Sartre's reading of Harald Höffding's works was instrumental in his critical reception of Spinoza. One may find traces of Höffding's critical monism in Sartre's Being and Nothingness. Höffding had formulated his critical monism in order to remedy what he perceived to be problems in Spinoza's view. Sartre's critique of Spinoza aligns with that of Höffding. Moreover, Höffding's influence on Sartre goes well beyond the reception of Spinoza. Indeed, the young Sartre's interest in Bergson, psychology and questions relative to the totality of Being could have followed from his reading of Höffding. In fact, the way in which Höffding tackles questions about the soul, the world, and God illuminates the timid proposals offered by Sartre in the conclusion of Thus, understanding Höffding
French Cet article démontrera que la réception critique de Spinoza par Sartre est influencée par sa lecture des oeuvres de Harald Höffding. Une lecture attentive permet d'identifier des traces du monisme critique de celui-ci dans L'être et le néant. Ce monisme critique avait été formulé afin de pallier aux problèmes perçus par Höffding chez Spinoza. Or, cette même critique se retrouve chez Sartre. De plus, cet article fera aussi la démonstration que l'influence de Höffding sur Sartre va au-delà de la réception de Spinoza. En effet, l'intérêt du jeune Sartre pour Bergson, la psychologie et les questions relatives à la totalité de l'Être pourraient être le résultat de sa lecture de Höffding. En fait, la manière dont Höffding traite des questions de l'âme, du monde et de Dieu éclairent les timides propositions métaphysiques offertes par Sartre en conclusion de L'être et le néant. Par conséquent, bien comprendre Höffding permet de mieux comprendre Sartre.
Matthew C. Ally
This essay revisits the question of Sartre's method with particular emphasis on the posthumously published Notebooks for an Ethics, Critique of Dialectical Reason (Volume II), and “Morale et histoire.” I argue that Sartre's method—an ever-evolving though never seamless blend of phenomenological description, dialectical analysis, and logical inference—is at once the seed and fruit of his mature ontology of praxis. Free organic praxis, what Sartre more than once calls “the human act,” is neither closed nor integral, but is rather intrinsically open-ended and integrative. Thus a philosophical method that seeks at once to illuminate human experience and human history must itself be both a reflection and inflection of the essential openness and integrativity of praxis itself. In the conclusion, I argue that the openness and integrativity of Sartre's method are its core strengths and the sources of its continued philosophical worth.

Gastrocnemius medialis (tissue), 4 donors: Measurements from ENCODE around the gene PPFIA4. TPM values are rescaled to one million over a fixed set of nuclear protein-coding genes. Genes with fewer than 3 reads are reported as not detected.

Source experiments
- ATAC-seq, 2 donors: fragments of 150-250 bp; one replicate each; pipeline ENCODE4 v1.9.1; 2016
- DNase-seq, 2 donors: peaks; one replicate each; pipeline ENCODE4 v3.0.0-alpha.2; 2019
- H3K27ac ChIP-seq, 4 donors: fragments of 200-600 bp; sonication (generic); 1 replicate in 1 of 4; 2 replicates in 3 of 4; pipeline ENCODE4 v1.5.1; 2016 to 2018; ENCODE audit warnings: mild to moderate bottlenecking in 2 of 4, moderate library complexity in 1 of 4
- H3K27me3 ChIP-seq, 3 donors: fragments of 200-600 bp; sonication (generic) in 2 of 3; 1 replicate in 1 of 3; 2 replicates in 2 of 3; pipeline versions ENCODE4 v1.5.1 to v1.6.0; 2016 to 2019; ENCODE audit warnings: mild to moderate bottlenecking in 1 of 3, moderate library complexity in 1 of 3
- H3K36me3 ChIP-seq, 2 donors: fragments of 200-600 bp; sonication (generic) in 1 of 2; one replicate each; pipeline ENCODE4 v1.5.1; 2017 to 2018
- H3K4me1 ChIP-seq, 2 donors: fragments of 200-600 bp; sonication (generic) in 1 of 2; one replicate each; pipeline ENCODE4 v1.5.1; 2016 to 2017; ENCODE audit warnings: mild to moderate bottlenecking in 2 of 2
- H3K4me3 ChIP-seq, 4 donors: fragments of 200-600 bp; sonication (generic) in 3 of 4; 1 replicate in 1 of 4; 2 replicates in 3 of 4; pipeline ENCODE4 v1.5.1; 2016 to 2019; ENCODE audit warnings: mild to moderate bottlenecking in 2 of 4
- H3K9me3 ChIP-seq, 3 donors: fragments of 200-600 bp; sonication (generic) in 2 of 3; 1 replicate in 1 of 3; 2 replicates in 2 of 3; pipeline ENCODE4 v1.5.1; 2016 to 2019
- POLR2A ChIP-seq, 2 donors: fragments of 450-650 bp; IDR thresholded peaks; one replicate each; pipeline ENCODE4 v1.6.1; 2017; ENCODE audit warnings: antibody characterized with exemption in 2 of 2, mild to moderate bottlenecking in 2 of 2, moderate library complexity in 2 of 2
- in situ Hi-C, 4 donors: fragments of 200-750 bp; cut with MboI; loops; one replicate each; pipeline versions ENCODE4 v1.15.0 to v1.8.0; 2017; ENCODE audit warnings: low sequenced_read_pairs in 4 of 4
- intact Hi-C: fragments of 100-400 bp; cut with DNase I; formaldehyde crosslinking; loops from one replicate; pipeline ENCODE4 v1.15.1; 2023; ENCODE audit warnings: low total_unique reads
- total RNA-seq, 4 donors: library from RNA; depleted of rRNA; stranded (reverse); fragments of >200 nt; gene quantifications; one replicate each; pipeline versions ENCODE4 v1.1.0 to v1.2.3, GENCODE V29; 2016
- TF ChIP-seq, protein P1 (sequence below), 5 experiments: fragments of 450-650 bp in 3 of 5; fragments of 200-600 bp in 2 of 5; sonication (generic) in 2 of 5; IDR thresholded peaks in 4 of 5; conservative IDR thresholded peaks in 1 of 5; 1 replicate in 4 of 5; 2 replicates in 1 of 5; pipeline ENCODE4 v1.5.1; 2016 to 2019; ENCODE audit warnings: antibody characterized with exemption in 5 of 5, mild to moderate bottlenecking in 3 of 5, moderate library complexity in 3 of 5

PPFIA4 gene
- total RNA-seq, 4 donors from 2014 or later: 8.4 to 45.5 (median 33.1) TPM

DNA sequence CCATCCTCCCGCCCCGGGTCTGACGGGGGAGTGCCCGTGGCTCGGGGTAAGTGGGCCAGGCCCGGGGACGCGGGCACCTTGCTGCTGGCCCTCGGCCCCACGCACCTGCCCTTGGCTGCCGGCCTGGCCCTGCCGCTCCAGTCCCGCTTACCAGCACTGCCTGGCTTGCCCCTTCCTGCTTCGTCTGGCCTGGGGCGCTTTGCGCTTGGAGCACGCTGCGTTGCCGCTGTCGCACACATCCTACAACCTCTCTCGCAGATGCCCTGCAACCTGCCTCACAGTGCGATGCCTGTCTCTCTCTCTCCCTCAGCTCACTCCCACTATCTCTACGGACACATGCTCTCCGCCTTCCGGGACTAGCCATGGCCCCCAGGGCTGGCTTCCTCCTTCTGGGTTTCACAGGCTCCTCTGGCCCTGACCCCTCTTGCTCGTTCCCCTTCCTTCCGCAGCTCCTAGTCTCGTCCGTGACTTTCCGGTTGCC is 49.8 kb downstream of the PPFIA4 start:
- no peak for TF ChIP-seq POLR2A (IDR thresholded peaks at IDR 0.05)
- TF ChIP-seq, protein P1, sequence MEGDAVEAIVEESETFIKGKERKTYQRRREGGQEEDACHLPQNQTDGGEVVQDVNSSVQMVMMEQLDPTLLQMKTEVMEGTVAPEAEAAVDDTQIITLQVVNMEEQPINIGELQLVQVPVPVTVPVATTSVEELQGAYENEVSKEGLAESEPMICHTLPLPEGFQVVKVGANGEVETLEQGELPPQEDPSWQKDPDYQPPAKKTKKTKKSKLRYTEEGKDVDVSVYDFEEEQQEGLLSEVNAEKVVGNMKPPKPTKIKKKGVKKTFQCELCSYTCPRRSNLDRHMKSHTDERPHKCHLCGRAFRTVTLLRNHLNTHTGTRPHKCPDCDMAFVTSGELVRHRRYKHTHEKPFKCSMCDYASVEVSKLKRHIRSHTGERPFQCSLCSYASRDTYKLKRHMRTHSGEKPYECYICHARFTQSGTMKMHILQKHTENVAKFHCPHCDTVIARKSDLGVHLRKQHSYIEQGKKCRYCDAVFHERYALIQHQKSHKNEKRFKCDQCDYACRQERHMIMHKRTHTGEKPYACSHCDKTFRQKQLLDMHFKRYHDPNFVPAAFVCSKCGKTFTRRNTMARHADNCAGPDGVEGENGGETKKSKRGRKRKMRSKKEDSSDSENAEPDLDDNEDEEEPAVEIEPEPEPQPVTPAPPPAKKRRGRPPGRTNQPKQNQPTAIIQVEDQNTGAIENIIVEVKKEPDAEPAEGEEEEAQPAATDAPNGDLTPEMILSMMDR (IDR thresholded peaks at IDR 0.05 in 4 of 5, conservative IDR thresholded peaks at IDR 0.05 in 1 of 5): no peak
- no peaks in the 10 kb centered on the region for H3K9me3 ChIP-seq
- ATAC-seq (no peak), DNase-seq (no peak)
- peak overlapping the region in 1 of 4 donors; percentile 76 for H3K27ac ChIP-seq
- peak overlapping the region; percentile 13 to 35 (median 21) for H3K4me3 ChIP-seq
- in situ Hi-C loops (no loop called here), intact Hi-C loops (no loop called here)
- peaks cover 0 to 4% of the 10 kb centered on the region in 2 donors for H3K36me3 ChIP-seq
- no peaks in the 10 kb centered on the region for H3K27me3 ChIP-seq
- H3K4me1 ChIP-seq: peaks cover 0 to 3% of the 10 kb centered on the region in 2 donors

This article attempts to redress the neglect of Sartre's relationship to Augustine, putting forward a reading of the early Sartre as an atheist who appropriated concepts from Augustinian theology. In particular, it is argued, Sartre owes a debt to the Augustinian doctrine of original sin. Sartre's portrait of human reality in Being and Nothingness is bleak: consciousness is lack; self-knowledge is impossible; and to turn to the human other is to face the imprisonment of an objectifying gaze. But this has recognizable antecedents in Augustine's account of the condition of human fallenness. The article, therefore, (a) demonstrates the significant similarities between Sartre's ontology of human freedom and Augustine's ontology of human sin; and (b) asks whether Sartre's project – as defined in Existentialism Is a Humanism – 'to draw the full conclusions from a consistently atheistic position' – results in a vision of the world without God, but not without sin. It is proposed that this opens the possibility for a previously unexplored theological reading of Sartre's early work.
This article attempts to answer this general question : does the Freud Scenario present us with a Sartrian Freud or a Freudian Sartre? Consequently, the article is divided into two parts. First of all, I examine the three principal themes of the Scenario in order to show how the Freud Sartre depicts is truly a Sartrian character and that, furthermore, the story Sartre presents us with has the moral plot of a man's progress to authenticity. Secondly, I attempt to clarify what is at stake in the following question: did the writing of the Freud Scenario modify Sartre's position vis-à-vis psychoanalysis? In order to do this, I examine the evolution of his position over the years and discover within it, once again, various moral considerations.
It is widely held that philosophy and literature are closely connected in Sartre, a view naturally suggested by the breadth of his writings and the prevalence of philosophical themes in his literary writing. The precise relation between the two